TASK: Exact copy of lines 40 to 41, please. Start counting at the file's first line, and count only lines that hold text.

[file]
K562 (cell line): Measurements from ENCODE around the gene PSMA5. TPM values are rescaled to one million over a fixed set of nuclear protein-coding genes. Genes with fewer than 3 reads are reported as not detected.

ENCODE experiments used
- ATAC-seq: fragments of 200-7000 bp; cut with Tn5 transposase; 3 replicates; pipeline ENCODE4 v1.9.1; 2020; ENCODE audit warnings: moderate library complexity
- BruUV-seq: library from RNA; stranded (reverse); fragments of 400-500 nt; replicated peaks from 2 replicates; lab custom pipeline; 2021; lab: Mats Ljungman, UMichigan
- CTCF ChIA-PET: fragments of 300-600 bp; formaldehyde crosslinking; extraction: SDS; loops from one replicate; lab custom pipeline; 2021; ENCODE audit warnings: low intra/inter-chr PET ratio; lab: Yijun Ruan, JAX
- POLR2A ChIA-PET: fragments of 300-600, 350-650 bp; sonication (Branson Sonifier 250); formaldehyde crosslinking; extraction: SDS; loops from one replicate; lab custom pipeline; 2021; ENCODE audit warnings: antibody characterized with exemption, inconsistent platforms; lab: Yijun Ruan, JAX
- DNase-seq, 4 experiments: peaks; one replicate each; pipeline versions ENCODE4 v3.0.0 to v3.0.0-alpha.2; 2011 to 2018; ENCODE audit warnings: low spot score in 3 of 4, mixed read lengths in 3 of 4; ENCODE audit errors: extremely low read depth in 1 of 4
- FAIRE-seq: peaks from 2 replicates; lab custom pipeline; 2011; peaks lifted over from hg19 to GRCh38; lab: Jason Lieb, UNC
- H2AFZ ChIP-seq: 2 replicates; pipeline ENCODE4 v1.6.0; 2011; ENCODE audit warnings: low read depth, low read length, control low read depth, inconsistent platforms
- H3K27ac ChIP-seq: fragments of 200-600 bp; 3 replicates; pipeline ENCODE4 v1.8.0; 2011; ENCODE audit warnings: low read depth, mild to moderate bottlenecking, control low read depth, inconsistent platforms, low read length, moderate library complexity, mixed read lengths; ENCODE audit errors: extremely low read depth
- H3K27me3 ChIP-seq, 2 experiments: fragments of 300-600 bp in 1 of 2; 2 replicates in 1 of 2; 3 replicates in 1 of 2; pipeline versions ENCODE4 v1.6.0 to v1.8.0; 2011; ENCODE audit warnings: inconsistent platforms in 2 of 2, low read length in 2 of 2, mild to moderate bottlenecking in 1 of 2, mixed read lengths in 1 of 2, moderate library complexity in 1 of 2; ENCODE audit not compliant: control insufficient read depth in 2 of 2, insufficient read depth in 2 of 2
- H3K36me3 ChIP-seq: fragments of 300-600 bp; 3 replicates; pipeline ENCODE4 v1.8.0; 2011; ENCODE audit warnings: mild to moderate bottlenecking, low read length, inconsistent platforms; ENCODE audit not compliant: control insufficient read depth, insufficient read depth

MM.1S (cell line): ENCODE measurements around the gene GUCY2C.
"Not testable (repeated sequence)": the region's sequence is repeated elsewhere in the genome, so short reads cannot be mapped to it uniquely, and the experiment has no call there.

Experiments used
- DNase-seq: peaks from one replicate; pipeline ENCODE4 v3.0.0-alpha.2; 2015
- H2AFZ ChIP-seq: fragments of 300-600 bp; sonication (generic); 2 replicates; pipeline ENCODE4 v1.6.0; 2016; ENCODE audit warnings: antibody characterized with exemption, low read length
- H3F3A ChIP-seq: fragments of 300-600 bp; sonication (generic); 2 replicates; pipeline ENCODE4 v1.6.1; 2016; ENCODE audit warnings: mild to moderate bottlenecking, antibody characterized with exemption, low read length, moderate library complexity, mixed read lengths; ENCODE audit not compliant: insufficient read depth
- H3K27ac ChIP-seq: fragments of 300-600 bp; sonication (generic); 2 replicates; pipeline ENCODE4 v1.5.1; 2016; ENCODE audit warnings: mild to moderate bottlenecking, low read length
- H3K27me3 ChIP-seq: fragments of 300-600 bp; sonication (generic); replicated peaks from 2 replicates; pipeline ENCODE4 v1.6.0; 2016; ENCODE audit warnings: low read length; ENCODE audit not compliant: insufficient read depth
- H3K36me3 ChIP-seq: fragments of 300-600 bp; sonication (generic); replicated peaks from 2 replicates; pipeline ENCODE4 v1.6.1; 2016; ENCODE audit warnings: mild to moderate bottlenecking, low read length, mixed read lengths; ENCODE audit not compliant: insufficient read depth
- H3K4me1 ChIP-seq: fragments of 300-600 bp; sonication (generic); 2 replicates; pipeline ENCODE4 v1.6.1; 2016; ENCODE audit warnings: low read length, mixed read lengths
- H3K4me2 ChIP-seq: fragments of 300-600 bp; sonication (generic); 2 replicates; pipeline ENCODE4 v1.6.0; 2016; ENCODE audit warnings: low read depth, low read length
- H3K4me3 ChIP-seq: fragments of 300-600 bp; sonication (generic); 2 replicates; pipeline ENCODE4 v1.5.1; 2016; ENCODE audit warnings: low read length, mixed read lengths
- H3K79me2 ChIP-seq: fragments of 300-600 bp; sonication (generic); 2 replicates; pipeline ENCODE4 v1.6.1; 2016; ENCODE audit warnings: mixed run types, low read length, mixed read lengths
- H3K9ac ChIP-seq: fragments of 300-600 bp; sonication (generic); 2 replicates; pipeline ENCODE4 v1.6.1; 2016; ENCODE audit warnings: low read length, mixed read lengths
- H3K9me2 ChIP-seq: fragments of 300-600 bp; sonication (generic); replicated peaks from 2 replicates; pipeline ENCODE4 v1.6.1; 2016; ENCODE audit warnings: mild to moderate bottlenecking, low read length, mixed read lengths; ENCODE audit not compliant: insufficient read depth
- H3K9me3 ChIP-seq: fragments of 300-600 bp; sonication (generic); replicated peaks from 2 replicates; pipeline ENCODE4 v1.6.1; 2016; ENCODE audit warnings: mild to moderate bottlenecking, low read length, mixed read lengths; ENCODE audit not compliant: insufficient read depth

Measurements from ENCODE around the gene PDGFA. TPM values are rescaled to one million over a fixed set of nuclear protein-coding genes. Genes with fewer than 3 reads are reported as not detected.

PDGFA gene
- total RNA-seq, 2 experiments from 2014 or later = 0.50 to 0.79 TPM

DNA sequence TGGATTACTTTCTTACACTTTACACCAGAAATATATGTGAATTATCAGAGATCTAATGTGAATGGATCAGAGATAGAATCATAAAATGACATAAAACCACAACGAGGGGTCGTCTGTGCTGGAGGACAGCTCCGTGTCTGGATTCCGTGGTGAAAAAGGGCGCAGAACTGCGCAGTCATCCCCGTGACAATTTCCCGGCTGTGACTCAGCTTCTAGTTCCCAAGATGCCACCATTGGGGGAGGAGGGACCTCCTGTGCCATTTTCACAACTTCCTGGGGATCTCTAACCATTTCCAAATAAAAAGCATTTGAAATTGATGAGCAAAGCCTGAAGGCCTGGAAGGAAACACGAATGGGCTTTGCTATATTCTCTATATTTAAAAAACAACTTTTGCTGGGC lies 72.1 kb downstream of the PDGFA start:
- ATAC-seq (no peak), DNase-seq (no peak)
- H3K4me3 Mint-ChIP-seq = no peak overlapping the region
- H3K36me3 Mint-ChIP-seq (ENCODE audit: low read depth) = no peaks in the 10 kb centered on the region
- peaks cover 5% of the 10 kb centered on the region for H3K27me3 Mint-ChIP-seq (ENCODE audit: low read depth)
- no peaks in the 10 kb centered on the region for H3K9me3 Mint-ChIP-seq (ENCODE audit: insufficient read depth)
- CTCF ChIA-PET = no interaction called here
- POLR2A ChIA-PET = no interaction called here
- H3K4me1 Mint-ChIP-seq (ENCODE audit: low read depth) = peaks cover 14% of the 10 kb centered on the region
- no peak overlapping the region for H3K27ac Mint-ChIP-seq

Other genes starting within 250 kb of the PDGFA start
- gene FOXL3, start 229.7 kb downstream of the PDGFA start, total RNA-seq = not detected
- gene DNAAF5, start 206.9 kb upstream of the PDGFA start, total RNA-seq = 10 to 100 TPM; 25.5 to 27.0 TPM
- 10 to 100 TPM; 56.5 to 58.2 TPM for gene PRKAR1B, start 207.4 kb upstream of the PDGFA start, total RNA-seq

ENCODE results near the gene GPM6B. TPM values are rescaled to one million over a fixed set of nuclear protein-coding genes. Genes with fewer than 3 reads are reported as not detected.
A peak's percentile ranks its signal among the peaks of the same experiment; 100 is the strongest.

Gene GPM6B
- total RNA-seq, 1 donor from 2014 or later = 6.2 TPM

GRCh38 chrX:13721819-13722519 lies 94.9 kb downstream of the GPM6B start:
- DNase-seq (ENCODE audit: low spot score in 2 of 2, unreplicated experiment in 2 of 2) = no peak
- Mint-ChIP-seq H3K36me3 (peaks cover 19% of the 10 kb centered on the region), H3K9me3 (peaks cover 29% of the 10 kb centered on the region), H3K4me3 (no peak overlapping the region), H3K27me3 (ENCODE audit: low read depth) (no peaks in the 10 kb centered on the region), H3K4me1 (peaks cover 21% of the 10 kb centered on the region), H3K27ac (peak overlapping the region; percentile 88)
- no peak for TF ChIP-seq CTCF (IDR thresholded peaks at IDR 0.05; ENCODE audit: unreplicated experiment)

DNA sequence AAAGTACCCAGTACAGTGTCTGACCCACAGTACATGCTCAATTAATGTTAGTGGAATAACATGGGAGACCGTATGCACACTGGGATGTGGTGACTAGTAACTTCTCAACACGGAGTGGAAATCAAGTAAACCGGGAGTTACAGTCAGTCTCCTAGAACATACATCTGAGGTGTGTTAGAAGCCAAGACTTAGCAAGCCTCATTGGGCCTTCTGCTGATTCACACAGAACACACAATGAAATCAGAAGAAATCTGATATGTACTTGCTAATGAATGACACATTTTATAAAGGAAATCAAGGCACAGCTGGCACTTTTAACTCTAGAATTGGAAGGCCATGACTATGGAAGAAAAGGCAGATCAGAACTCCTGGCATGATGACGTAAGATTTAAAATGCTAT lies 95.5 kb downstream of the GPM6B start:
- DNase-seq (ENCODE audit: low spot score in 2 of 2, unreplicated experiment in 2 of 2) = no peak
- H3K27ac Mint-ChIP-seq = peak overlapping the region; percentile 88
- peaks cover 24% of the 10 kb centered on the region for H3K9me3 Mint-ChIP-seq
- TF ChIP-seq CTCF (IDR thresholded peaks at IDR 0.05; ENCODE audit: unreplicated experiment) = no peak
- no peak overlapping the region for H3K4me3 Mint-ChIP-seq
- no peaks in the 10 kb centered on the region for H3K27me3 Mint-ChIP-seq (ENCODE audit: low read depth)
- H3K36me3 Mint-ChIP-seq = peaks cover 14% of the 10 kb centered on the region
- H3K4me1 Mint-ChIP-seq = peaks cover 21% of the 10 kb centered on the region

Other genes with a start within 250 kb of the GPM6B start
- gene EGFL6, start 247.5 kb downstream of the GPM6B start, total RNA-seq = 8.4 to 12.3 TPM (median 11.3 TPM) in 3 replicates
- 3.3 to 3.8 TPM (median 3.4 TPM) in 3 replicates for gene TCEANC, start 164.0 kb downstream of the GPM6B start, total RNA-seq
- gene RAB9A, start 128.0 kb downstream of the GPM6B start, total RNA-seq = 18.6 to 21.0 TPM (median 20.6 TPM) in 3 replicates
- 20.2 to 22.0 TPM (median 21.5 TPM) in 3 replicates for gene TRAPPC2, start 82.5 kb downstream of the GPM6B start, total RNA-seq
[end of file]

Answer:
- H3K4me1 Mint-ChIP-seq (ENCODE audit: low read depth) = peaks cover 14% of the 10 kb centered on the region
- no peak overlapping the region for H3K27ac Mint-ChIP-seq